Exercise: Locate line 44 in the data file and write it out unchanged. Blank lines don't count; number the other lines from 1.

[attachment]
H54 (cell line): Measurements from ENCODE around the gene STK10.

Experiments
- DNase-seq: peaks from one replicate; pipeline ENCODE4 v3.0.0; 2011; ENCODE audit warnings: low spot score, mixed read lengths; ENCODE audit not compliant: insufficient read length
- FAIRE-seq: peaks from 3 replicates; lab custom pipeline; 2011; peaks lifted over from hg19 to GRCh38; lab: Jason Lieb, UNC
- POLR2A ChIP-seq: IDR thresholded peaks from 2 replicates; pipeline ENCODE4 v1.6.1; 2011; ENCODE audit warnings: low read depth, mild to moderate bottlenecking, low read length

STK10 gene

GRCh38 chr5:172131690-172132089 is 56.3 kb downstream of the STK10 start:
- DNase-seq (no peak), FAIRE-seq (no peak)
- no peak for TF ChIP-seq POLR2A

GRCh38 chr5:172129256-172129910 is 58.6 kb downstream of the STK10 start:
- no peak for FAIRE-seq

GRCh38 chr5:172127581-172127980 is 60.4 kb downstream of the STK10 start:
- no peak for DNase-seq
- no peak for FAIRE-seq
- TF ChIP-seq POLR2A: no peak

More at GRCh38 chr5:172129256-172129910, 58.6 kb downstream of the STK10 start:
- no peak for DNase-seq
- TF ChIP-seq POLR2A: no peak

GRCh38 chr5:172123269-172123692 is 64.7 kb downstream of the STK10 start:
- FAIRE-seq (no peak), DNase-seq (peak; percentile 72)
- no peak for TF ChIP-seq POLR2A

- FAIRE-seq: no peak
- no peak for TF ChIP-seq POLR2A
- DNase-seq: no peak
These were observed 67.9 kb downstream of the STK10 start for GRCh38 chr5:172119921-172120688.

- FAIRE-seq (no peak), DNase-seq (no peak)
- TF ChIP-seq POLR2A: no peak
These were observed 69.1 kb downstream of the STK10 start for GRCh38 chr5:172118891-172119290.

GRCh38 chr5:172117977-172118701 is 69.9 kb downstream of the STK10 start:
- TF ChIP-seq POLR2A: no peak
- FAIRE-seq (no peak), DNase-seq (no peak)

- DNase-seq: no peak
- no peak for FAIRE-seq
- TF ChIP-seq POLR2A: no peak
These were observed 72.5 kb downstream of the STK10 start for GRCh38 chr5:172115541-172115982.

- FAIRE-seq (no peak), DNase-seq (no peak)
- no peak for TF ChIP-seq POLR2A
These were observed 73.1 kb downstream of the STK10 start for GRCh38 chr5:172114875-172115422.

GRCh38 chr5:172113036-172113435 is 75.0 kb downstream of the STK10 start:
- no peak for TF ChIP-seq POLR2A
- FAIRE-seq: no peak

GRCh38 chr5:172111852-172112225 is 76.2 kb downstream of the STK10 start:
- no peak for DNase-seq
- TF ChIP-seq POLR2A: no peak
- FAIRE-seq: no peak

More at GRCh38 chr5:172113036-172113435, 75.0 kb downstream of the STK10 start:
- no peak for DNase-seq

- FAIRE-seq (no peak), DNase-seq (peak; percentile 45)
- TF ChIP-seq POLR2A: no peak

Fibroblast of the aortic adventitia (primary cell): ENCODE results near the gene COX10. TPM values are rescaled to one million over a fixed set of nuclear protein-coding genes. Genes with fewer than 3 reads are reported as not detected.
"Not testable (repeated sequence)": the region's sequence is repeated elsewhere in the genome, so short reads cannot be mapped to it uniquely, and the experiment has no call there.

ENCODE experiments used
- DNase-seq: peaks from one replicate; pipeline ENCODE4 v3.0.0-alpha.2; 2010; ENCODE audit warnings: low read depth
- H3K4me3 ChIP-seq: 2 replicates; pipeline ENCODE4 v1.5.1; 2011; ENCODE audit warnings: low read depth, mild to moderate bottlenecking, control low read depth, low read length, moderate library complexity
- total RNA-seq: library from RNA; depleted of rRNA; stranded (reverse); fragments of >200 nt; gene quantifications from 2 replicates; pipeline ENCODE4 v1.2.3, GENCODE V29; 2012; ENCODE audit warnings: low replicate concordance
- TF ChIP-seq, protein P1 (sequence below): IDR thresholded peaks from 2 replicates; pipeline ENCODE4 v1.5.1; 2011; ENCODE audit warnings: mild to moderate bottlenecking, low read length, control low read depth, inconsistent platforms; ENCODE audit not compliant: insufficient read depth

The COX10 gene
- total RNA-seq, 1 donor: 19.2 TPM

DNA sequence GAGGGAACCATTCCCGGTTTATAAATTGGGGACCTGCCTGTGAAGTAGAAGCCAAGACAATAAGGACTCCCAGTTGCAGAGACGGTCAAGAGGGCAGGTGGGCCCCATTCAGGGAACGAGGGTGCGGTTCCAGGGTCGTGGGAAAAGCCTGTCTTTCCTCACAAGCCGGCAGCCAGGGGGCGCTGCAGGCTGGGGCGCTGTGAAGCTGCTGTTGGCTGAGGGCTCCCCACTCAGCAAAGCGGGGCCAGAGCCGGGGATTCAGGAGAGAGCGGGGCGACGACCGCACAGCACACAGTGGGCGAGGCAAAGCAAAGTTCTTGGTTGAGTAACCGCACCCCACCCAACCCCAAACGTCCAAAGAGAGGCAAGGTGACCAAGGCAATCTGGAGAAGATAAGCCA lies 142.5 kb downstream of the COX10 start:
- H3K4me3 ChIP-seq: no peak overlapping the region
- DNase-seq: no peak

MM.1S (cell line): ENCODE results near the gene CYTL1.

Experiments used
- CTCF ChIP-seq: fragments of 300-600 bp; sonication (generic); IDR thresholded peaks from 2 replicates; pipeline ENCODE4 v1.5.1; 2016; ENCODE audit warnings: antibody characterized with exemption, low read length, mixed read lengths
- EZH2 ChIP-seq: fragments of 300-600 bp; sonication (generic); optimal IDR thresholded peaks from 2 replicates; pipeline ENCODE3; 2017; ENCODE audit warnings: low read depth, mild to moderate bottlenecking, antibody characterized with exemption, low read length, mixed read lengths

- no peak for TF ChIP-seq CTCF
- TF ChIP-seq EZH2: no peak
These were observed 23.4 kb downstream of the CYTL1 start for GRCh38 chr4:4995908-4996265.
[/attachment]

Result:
- TF ChIP-seq POLR2A: no peak